Implications of Gas Hydrates in Drilling and Completion A Scientific Root Cause Analysis of the Deepwater Horizon Disaster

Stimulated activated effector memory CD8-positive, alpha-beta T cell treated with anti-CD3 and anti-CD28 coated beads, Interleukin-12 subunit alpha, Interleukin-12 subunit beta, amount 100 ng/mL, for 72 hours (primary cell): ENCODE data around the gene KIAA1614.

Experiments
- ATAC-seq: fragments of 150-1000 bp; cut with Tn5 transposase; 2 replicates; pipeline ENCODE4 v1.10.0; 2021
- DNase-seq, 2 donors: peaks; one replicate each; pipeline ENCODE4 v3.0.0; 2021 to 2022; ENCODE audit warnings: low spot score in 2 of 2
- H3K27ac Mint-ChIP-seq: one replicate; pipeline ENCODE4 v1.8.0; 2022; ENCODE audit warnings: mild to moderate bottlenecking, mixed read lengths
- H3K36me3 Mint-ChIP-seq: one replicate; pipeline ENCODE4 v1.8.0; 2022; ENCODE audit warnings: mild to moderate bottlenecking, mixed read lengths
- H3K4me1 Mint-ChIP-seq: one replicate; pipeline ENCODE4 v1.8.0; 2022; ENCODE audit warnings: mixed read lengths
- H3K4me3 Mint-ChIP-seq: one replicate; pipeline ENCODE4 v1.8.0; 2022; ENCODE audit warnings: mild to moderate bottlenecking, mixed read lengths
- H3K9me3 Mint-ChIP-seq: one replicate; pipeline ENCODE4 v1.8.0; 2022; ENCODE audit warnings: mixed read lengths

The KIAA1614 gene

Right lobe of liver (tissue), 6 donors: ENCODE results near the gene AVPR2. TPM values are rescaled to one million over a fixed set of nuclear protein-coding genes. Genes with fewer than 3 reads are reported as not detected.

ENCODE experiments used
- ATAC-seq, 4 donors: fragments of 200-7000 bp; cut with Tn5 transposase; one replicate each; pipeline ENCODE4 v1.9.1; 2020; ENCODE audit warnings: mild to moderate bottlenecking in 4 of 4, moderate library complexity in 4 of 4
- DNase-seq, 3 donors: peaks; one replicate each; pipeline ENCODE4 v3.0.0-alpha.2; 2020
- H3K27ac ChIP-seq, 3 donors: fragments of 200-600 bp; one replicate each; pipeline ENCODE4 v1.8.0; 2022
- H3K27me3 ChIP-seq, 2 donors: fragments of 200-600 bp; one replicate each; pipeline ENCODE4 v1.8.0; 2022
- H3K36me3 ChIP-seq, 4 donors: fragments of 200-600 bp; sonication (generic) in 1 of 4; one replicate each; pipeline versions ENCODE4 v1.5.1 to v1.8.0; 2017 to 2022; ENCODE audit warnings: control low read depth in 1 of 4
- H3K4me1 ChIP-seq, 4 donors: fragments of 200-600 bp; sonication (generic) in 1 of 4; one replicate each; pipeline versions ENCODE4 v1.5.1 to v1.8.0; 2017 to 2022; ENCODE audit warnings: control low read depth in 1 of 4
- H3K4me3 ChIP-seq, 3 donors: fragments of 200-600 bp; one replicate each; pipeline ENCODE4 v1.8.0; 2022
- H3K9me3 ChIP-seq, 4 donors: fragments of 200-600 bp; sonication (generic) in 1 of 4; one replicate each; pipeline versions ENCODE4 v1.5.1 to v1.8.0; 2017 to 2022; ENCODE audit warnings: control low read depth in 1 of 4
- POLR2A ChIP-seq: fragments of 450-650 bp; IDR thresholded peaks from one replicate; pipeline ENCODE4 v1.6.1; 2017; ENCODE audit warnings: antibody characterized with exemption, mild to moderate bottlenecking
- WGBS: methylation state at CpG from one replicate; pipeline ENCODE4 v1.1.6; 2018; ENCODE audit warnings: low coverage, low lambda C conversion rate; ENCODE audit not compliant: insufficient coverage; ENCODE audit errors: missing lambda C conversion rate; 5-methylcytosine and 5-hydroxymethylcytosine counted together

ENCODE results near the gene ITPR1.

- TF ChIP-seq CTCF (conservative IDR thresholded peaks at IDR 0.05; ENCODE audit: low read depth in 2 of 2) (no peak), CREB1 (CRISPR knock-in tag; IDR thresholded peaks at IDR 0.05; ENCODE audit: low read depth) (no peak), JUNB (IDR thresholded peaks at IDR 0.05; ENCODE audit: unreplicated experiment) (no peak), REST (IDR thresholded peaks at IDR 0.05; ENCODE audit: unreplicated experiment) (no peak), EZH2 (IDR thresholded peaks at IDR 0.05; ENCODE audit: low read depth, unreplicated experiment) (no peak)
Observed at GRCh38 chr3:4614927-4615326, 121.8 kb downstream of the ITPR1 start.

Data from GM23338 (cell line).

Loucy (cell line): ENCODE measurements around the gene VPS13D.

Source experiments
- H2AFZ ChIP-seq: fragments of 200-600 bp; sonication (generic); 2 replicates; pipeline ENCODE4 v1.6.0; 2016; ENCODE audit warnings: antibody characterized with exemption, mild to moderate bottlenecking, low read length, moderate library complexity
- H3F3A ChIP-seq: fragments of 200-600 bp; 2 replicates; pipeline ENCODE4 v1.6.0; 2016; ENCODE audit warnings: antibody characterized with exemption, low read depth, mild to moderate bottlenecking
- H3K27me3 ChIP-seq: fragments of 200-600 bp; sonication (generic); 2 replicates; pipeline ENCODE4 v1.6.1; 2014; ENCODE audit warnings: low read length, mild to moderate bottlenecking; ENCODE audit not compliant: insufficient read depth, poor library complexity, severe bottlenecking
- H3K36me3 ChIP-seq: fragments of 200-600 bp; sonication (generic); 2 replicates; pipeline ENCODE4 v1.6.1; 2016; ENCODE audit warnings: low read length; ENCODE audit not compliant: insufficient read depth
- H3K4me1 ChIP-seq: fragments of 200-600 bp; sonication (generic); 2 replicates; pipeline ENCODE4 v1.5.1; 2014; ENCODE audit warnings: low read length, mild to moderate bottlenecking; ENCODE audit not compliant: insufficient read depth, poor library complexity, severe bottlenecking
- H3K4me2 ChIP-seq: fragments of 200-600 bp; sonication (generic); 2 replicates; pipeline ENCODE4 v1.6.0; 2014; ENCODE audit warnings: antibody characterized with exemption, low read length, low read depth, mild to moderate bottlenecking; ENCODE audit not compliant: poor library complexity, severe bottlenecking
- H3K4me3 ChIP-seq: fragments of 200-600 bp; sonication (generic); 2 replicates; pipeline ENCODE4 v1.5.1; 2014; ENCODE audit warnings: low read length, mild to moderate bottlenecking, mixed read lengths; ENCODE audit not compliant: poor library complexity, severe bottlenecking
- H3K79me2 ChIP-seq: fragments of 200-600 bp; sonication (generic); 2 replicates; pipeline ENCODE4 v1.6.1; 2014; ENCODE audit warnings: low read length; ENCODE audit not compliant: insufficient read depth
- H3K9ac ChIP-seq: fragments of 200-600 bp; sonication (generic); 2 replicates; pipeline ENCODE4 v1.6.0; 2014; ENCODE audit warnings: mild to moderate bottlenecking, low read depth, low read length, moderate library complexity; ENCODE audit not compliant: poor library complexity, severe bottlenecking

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On April 20, 2010 eleven men lost their lives in the explosion and fire on Deepwater Horizon. Previous investigations have assumed that the experienced drilling crew must have missed a cumulative gain of about 1 000 barrels before the blowout preventer (BOP) was closed. However, this fatal incident did not occur because the drilling crew failed to observe that the well was flowing. The fact that no gain or flow from the riser was observed as late as a couple of minutes before the first explosion is almost unbelievable. That is probably also why previous investigation reports have concluded that this cannot be the case. Instead of investigating why the flow meters showed no flow, they have assumed that this must be wrong. This PhD thesis will explain the root cause of the Deepwater Horizon disaster. The gas that caused the initial explosion and fire on Deepwater Horizon, originated from a gas kick that lasted for days prior to the cement job. The hydrocarbon gas that caused the first explosion, entered the wellbore undetected during the static period between April 16 and April 19. The large gas influx that occurred over a long time period was probably not discovered due to thermal effects, gas solubility in synthetic oil-based mud (SOBM) and possibly gas hydrate formation. The cement job was unsuccessful probably due to a crossflow event that occurred when the bottom wiper plug burst at the float collar. The high burst pressure probably fractured the formation and a large amount of fluids were lost to the formation. The loss was probably not discovered because of a simultaneous gas influx higher up in the wellbore. Simulations carried out by SINTEF shows that the gas rich sandstone with high pore pressure was underbalanced prior to bursting the bottom wiper plug. Gas cut mud was already present in the riser when preparation for the negative pressure test took place. The booster line probably contained large amount of free gas, originated from the gas kick during the static period between April 16 and April 19. The gas was present in the well and booster line because the final step of bottoms-up circulation prior to and after the cement job was not completed. When the auxiliary lines (boost, choke and kill lines) was displaced with seawater, large amount of gas hydrates could form. Seawater and water-based spacer probably mixed with freshwater were also pumped into the well to displace the SOBM up to above the subsea BOP. Large amount of relative cold water was therefore pumped into the sealed well (production casing) that already contained large amount of gas. Gas hydrates probably plugged the displacement string during the first negativepressure test. This confused the drilling crew to believe the first test was successful. Gas hydrates may also have contributed to the upper BOP annular did not close properly during bleed down and preparation for the negative pressure test and during the final well control actions. Gas hydrates probably also plugged the kill line during the second negative pressure test. This confused the drilling crew to believe the second test also was successful. Kick detection based on gain does not always work. Thermal effects, simultaneous loss of drilling fluids, hydrate formation and free gas that exit the riser at the top, may hide that a gas kick is ongoing and show net loss instead of gain. Improved methods for kick detection are strongly recommended. Real time data and witness observations confirms that the blowout occurred extremely fast. Tons of gas hydrates had probably been circulated up the drilling riser like a “Trojan horse” after the negative pressure test was assumed to be successful. Less than 3 minutes before the first explosion a hydrate plug in the upper part of the riser came out of control. The hydrate plug travels the last part of the riser driven by liberated gas from the dissociation process of gas hydrates. Gas hydrates partly plugging the diverter housing, probably contributed to the attempt to divert the fluids overboard through the starboard overboard line failed. Gas hydrates probably also contributed to the variable bore rams did not close properly during the final well control actions. Gas hydrates may also have contributed to the fact that the drill pipe ended up being off center in the BOP and that the blind shear ram did not seal properly. The fact that the subsea BOP failed to shut-in the well and that the cement job was unsuccessful allowed gas to enter the production casing from the bottom. A second “attack” probably from the same high pressure gas rich sandstone could then proceed without any restriction. The “Trojan horse” (gas hydrates) with gas from the April 16 to April 19 gas influx event has done the job. Both the subsea blowout preventer and the riser diverter system had lost their capability be prevent the blowout as intended. In this way the fatal explosion could escalate to be the largest marine oil spill in the history of the petroleum industry.